By Sabrina Holcomb

Debate team champion, Autena Torbati, lives by her words. So the day a 
debate teammate announced to the class he would have “liked Hitler better if 
had he killed all the Muslims, instead of Jews,” Autena's blood ran cold. 
“Remember,” says the Oklahoma high school student, “the Holocaust started 
with words before ending in gas chambers.”

In Autena's case, bullying has been confined to verbal taunts, threatening 
gestures, and an anti-Muslim opinion piece in the school newspaper. But for 
other Muslim students, verbal assaults have escalated into physical abuse, 
as anti-Islamic sentiment sweeps the nation. In Texas, a Muslim student was 
brutally beaten and thrown into a dumpster, while in Minnesota, Muslim girls 
were chased by classmates who shoved raw pork in their faces. Following 
relentless beatings from middle to high school, a Muslim Staten Island teen 
finally resigned from school.

Bullying is an equal-opportunity crisis, affecting students of every age, 
race, and creed. The dimension that makes the bullying of Muslim students 
particularly disturbing centers around the open prejudices and fears of 
adults, giving the green light to non-Muslim children that it's okay — even 
patriotic — to discriminate. Muslim students report that an administrator at 
one school screamed at a 13-year old to remove her hijab (religious head 
scarf) until the girl broke down in tears. A guest speaker at another school 
handed out literature demonizing Islam in a social sciences class. When 
adults, especially educators, join in the bullying, it's not only hurtful, 
say students, it's a betrayal of trust. But educators have found that when 
just one caring adult supports a student, it can make a world of difference, 
creating a positive ripple effect that goes beyond one student and one 
classroom.

A Perfect Storm for Bullying

The Council on American-Islamic Relations (CAIR) reports the number of 
bullying incidents against Muslim students has spiked in the wake of a 
perfect economic and political storm: severe economic distress and 
anti-immigrant sentiments, continued wars in Iraq and Afghanistan, the 
conflation of Islam with terrorism, even the misidentification of President 
Obama's own religion. Add to the mix the tragic memory of 9/11 and a 
proposed Islamic center near Manhattan's Ground Zero, and you get children, 
many just babies on September 11, 2001, indicting their classmates as the 
enemy.

How do rising tensions affect the nation's Muslim students, the majority of 
whom attend public schools?  School-related civil rights violations have 
increased by 31 percent in just one year, according to a 2009 CAIR study. 
The study also found that a student's ethnicity/ religion, a 
“Muslim-sounding name,” or the wearing of hijab were some of the primary 
factors triggering discrimination. A separate study by Wayne State 
University in Michigan found that 43 percent of Arab-American teens in the 
study were depressed. 
“Although many Muslim students have good relationships with their non-Muslim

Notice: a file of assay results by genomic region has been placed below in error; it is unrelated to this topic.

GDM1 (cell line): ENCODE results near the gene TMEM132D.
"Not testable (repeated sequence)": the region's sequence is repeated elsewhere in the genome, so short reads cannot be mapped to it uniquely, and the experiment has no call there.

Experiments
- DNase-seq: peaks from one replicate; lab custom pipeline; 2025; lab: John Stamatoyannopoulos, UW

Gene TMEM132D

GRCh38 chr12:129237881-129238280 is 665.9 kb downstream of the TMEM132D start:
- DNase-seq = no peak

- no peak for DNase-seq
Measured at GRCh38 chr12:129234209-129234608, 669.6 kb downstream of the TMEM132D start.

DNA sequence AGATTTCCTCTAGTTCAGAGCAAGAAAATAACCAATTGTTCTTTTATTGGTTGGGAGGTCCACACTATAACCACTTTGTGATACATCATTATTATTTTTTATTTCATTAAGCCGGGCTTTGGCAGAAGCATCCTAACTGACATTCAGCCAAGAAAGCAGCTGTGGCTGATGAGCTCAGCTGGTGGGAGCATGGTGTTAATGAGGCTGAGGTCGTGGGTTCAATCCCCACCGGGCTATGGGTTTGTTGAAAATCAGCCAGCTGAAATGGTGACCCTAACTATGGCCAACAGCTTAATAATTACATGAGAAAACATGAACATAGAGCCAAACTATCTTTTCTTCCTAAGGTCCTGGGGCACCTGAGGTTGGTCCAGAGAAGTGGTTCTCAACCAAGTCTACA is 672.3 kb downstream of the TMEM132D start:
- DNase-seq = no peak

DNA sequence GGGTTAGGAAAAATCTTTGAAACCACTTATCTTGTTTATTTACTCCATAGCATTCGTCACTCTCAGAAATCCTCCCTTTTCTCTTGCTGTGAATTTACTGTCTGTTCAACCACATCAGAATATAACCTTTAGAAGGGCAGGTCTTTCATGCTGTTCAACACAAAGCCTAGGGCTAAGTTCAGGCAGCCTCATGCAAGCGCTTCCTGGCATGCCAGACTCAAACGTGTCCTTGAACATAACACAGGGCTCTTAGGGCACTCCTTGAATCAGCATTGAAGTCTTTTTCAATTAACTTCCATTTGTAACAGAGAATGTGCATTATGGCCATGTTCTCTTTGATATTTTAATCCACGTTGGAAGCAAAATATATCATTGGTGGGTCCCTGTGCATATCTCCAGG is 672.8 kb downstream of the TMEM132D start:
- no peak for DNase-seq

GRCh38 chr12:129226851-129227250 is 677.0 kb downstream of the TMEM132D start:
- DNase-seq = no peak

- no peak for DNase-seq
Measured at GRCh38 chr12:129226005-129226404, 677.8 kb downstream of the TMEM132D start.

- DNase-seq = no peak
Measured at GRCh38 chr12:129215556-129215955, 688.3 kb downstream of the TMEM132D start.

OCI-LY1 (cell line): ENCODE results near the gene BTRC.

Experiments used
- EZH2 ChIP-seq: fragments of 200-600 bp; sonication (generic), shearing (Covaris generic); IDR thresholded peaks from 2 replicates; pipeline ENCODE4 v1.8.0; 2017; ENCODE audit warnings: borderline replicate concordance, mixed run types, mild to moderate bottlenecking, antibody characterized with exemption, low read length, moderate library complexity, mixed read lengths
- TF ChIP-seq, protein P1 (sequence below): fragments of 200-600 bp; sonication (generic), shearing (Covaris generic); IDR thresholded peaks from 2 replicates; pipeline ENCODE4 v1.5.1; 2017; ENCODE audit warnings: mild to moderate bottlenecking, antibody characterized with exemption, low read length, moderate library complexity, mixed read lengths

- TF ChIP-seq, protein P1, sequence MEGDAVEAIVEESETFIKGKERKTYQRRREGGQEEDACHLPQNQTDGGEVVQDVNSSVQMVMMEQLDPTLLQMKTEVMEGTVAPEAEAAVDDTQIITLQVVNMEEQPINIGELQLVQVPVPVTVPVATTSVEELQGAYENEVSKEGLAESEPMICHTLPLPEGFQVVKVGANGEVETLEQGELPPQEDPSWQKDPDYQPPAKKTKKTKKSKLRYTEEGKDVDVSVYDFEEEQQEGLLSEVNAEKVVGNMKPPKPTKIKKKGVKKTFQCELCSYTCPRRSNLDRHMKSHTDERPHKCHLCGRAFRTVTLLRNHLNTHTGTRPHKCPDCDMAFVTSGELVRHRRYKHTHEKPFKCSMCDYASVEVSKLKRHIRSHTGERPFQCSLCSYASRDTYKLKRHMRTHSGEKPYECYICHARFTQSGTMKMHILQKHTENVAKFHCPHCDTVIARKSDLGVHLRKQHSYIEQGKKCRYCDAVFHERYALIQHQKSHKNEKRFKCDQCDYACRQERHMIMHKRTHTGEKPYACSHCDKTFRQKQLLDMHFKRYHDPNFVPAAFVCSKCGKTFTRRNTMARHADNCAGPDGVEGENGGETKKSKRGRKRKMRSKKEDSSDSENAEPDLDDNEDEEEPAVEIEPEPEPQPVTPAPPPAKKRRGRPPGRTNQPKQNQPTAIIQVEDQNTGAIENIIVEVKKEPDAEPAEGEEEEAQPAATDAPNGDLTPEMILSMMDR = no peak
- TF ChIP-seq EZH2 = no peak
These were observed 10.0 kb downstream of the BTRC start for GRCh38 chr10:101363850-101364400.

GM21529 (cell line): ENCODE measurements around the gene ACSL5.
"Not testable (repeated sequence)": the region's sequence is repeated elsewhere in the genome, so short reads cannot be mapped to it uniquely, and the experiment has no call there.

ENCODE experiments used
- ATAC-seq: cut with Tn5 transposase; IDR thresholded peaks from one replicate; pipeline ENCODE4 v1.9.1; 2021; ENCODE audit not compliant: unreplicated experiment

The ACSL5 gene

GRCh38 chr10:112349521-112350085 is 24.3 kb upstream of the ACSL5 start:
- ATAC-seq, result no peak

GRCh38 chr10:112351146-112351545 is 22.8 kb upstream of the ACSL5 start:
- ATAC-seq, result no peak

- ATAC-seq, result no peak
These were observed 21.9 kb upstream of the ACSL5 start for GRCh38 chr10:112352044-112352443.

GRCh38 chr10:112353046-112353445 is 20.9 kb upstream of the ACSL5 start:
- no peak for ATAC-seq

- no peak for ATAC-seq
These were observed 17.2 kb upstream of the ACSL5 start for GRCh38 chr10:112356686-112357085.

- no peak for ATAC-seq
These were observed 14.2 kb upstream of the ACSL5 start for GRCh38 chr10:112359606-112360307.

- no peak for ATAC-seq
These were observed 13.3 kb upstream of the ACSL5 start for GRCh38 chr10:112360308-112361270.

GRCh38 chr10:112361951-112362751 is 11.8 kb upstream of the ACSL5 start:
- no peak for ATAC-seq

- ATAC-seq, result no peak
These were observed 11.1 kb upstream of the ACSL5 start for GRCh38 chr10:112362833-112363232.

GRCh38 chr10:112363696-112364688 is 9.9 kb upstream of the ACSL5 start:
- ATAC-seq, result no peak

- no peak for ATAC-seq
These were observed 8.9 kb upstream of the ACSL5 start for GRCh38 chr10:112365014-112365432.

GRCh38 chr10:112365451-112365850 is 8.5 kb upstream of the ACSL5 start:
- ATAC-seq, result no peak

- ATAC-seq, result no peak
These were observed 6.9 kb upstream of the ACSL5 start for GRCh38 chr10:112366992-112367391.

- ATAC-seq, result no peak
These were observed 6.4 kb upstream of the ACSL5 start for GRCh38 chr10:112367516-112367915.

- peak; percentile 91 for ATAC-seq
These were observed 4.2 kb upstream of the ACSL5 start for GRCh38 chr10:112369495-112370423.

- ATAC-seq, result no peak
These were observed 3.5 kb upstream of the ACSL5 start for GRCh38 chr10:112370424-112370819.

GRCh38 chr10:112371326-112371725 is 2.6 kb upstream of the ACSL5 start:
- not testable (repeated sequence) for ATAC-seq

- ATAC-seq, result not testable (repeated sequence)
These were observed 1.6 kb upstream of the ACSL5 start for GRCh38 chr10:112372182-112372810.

classmates, almost every child I've spoken to says they've had a hostile 
interaction with someone,” says Ibrahim Ramey, Human and Civil Rights 
Program Director for the Muslim American Society Freedom Foundation. The 
most common epitaphs Muslim students hear, he says, are “Terrorist,” and “Go 
back where you came from!” The irony is their tormentors are often insulting 
a third-generation American, a scenario painfully familiar to the Omeira 
family.

“I raised my son to be a proud American,” declares Abdul Omeira, whose son, 
Hashem, changed almost overnight from a sunny-natured 12-year-old to a grim 
recluse who stopped eating and socializing and started locking himself in 
his room. What his parents didn't know at the time, says Hashem, a 
native-born Californian, is that after his teacher showed a movie widely 
criticized for its negative portrayal of Islamic culture, his classmates 
started a relentless campaign of abuse — cursing Hashem, his religion, even 
his parents.

Thankfully, Hashem's high school experience is worlds apart from middle 
school. The difference? An enlightened school climate, says Hashem. When one 
of Hashem's teachers heard some students categorizing all Muslims as 
extremists, he launched into a lesson on Muslim Americans, informing the 
class that extremists were a small group who didn't represent the majority 
of Islam's followers.

How Educators Can Lead the Way

“Some teachers do a wonderful job of teaching acceptance to their students,” 
reports Saadia Khan, Civic Outreach Coordinator for the Muslim Public 
Affairs Council (MPAC). Kahn is invited to classrooms about a dozen times a 
year to talk candidly with students about Islamic culture. “I encourage the 
students to ask no-holds-barred questions — whether they're about terrorism 
versus jihad or women's rights under Islam,” says Khan. It helps to dispel 
myths and stereotypes when I can give them accurate information.”

Khan cautions that “misinformation contributes to misconceptions about 
groups, which in turn, can lead to bullying.” To help counter the negative 
narratives, she says, schools should facilitate conversations among 
educators, organizations like MPAC, students, and parents. “We have to teach 
children it's okay to have disagreements as long as you engage in respectful 
discussion, and educators can be responsible facilitators of these 
discussions,” says Khan, who believes that cultural awareness training for 
educators should be required by all school districts. Khan also proposes 
using social media as an educational tool to counter cyberbullying, 
“Students with blogs can tag each other on positive news items and YouTube 
clips. It's a nuanced and cool mechanism for teaching students how to 
exercise free speech responsibly.”

Public school demographics are changing so quickly, say community activists, 
cultural misunderstandings are unavoidable. The harassment of Muslim 
students, for instance, is often fueled by multiple factors: language and 
race, as well as religion, can make students a target. Darker-skinned Somali 
students comprise 10 percent of the student population in St. Cloud,